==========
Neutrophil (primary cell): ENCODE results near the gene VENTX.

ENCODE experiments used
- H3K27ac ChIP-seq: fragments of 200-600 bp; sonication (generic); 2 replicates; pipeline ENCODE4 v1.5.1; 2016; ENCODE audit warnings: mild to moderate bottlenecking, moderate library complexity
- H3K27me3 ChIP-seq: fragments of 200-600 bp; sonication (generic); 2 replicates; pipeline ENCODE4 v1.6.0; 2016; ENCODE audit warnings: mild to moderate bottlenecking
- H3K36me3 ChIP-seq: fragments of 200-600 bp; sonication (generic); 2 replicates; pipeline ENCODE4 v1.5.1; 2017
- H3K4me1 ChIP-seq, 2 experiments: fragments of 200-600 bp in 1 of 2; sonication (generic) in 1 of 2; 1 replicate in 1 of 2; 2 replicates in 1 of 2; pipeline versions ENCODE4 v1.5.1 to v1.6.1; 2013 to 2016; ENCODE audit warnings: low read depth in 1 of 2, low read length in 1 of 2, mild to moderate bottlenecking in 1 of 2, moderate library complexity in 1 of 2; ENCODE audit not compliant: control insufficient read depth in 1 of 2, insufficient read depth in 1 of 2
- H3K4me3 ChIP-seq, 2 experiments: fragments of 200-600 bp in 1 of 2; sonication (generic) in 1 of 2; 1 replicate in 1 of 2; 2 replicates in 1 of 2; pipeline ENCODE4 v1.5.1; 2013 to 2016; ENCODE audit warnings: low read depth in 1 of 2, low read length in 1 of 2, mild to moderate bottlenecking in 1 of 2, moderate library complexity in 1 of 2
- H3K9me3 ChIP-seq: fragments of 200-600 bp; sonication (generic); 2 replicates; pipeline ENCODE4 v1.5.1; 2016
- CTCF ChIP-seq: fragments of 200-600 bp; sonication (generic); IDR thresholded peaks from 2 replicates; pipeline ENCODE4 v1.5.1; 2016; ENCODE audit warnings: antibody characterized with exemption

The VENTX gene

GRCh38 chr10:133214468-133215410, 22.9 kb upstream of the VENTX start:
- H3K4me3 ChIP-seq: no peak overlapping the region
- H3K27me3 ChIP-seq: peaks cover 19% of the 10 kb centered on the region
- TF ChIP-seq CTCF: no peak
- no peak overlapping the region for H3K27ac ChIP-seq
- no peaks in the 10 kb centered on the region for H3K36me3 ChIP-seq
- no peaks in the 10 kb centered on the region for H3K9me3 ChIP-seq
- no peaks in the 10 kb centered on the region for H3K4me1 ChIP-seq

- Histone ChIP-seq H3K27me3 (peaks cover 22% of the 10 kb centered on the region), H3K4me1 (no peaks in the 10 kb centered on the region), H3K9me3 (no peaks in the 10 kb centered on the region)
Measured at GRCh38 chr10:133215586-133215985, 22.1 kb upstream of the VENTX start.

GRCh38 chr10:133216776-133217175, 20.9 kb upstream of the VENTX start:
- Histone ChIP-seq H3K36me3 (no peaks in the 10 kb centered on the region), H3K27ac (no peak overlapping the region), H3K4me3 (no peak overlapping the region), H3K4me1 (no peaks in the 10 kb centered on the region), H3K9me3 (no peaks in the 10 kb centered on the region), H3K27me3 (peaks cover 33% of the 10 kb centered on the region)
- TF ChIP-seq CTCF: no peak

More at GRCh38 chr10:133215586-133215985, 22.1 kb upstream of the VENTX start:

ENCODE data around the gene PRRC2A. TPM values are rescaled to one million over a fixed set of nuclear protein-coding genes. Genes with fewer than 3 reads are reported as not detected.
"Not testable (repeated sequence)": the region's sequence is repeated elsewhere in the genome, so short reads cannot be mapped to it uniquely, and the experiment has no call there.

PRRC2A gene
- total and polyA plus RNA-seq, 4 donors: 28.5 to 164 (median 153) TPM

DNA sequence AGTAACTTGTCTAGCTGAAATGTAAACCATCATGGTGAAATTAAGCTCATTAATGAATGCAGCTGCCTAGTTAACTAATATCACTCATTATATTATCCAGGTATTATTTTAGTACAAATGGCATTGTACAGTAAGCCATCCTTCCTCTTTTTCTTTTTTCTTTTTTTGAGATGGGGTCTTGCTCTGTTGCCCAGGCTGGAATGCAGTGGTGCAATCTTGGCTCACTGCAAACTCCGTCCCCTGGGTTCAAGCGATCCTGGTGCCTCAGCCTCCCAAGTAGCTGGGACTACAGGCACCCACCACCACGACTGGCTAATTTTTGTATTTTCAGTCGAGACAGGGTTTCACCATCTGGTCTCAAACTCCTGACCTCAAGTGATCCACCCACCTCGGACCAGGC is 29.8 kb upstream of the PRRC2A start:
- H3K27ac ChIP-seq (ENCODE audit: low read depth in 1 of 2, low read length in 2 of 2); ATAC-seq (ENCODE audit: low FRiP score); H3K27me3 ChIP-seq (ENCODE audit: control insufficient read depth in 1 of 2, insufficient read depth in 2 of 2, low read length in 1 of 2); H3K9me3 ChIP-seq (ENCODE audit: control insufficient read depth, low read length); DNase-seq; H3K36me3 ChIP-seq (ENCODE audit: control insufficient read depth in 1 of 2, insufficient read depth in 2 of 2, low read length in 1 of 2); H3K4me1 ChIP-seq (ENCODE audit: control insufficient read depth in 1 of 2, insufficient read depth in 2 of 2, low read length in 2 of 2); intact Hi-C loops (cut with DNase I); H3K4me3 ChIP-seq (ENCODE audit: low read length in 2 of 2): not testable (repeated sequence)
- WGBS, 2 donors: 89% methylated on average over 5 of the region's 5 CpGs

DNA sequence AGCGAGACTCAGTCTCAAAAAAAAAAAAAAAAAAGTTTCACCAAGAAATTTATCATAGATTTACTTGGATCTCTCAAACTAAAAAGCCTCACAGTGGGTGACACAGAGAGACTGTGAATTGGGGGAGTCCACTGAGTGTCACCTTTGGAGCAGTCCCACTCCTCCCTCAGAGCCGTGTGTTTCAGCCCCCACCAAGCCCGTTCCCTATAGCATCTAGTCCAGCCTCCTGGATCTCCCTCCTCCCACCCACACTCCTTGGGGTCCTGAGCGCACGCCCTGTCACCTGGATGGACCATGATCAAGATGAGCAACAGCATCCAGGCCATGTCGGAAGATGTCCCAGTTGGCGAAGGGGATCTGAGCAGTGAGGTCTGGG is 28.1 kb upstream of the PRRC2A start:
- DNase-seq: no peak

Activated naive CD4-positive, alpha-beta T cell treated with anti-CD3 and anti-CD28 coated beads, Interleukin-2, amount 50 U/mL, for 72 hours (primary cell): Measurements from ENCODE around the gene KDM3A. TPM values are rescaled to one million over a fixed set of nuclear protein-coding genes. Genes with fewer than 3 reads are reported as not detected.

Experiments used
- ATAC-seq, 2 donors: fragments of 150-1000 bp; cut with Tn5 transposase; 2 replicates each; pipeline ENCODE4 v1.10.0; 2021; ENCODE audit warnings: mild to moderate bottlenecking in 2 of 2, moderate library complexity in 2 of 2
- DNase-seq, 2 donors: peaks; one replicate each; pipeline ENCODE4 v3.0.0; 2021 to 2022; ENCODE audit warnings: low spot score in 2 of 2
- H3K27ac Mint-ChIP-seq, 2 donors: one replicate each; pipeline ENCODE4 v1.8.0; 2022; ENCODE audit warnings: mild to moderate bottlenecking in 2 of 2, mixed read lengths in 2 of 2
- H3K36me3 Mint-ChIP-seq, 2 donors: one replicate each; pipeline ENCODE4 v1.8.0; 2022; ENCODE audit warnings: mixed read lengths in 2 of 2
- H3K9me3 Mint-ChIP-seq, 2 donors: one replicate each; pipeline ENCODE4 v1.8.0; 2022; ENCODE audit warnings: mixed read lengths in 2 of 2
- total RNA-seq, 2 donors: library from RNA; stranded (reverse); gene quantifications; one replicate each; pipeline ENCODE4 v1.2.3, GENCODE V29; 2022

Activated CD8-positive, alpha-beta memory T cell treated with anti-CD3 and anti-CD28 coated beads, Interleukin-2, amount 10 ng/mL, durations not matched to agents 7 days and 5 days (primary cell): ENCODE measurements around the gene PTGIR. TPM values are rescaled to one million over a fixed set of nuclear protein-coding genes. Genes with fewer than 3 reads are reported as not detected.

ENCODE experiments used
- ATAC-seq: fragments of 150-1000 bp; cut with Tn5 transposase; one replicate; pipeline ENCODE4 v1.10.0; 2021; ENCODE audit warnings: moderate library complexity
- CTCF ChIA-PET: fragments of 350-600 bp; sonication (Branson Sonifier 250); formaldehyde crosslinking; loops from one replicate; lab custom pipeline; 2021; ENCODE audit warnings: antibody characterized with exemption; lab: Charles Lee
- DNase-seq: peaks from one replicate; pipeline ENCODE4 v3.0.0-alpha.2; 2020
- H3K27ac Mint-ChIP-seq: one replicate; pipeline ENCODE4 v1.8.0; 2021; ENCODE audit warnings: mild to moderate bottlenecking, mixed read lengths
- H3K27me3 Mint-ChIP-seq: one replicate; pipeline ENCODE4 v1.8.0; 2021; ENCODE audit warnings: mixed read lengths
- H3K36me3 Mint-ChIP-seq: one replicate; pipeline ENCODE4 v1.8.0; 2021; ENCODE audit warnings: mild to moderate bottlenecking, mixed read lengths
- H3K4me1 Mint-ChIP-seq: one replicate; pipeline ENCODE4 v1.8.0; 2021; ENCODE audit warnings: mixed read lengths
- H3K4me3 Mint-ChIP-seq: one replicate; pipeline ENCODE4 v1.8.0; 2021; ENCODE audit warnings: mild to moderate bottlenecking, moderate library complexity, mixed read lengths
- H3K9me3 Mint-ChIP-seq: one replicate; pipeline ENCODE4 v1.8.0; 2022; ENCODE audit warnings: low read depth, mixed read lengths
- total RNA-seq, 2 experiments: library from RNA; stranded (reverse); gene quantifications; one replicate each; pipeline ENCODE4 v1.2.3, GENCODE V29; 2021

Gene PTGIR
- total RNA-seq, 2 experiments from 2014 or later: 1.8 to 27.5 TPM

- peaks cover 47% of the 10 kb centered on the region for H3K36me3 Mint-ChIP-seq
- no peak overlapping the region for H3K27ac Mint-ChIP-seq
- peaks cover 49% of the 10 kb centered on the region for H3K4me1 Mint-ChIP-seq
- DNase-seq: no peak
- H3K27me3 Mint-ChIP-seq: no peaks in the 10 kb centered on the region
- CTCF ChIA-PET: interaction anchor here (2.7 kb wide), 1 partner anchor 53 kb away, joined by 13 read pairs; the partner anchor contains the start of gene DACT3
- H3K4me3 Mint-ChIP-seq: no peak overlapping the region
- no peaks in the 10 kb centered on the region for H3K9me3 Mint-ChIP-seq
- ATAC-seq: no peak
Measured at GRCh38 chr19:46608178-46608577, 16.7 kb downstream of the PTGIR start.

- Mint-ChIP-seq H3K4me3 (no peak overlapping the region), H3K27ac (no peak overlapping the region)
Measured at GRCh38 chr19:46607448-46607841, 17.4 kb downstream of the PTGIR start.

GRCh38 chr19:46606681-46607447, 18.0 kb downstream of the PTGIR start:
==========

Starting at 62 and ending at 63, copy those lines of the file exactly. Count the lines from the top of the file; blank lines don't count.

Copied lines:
- H3K4me3 Mint-ChIP-seq: no peak overlapping the region
- no peaks in the 10 kb centered on the region for H3K9me3 Mint-ChIP-seq